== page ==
Elements of Cause of Action; Hypothetical Admission Rule

Cause of action is defined as an action or omission violating another person's right. In other words, it is the reason for the case having been filed. It has three (3) elements:

[1] A right in favor of the plaintiff by whatever means and under   whatever law it arises or is created;
[2] An obligation on the part of the named defendant to respect or not to violate such right; and
[3] An act or omission on the part of such defendant violative of the right of the plaintiff or constituting a breach of the obligation of the defendant to the plaintiff for which the latter may maintain an action for recovery of damages.

The last element is the most important and the its happening marks the accrual of the cause of action. An exception to this is the doctrine of anticipatory breach.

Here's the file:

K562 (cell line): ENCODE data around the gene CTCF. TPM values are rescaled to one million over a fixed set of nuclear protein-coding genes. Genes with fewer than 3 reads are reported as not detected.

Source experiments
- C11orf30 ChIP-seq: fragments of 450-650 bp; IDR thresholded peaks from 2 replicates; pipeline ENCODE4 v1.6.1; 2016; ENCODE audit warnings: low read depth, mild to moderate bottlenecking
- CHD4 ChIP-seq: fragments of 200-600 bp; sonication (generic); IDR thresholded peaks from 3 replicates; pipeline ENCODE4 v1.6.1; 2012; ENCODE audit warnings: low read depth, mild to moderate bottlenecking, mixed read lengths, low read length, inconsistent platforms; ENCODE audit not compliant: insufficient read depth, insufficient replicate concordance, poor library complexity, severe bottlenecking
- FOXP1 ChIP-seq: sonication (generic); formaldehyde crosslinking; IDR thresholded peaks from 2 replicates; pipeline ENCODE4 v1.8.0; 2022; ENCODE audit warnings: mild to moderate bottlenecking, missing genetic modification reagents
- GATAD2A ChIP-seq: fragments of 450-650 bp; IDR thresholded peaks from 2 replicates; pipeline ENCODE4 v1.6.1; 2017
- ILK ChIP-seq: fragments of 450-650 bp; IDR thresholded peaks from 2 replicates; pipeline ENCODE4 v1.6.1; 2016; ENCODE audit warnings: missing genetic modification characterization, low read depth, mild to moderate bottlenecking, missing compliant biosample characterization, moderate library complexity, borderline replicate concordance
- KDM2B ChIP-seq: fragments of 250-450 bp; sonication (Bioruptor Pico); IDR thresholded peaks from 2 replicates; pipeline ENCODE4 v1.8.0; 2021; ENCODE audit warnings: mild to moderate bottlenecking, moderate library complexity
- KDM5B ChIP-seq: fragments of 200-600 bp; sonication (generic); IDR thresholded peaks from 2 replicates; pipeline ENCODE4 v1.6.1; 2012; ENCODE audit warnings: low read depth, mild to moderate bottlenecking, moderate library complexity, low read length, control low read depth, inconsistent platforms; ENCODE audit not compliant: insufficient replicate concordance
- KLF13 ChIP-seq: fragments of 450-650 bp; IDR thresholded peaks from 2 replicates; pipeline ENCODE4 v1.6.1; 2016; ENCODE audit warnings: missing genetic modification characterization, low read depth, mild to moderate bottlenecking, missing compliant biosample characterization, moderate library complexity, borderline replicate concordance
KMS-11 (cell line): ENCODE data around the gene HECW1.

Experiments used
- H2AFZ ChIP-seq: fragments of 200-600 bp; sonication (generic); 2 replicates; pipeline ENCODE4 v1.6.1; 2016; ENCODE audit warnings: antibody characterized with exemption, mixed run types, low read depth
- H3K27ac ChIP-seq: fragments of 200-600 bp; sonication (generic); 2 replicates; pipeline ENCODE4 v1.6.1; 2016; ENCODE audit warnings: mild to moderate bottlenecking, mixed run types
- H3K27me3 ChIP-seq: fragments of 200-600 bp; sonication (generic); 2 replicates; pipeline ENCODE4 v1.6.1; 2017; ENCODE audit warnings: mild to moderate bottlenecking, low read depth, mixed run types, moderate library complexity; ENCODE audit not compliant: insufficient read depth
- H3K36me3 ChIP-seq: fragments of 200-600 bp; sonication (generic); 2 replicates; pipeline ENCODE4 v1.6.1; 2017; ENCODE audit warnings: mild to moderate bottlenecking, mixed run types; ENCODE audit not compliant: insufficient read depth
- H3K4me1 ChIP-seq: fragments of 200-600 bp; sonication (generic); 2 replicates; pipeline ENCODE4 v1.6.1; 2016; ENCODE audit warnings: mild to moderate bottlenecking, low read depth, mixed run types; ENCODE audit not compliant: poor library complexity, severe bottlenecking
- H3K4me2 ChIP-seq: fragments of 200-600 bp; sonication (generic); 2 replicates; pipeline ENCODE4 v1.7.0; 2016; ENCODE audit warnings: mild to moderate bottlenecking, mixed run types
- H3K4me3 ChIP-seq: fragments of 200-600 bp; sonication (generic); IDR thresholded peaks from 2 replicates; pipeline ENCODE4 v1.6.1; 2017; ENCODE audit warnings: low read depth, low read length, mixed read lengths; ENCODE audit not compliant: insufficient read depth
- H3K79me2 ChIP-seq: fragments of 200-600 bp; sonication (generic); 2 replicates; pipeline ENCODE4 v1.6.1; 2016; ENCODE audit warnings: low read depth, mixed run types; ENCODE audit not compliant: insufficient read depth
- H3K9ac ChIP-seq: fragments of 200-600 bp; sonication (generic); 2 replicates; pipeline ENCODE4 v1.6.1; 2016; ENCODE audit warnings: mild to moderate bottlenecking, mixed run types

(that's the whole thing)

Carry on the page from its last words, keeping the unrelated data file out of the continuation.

A motion to dismiss for failure to state a cause of action HYPOTHETICALLY ADMITS the material allegations of the complaint. What are the exceptions? They are the following: (G.R. No. L- 24548; October 27, 1983)

[1] Matters of evidence;
[2] Scandalous matters;
[3] Legally impossible facts;
[4] Facts inadmissible in evidence;
[5] Surplus and irrelevant matters;
[6] Conclusions or interpretations of law; and
[7] Averments contradicted by more specific averments;
[8] Allegations of which the court will take judicial notice are not true;
[9] Allegations of fact the falsity of which is subject to judicial notice.
[10] Facts which appear by record or document included in the pleadings to be unfounded;


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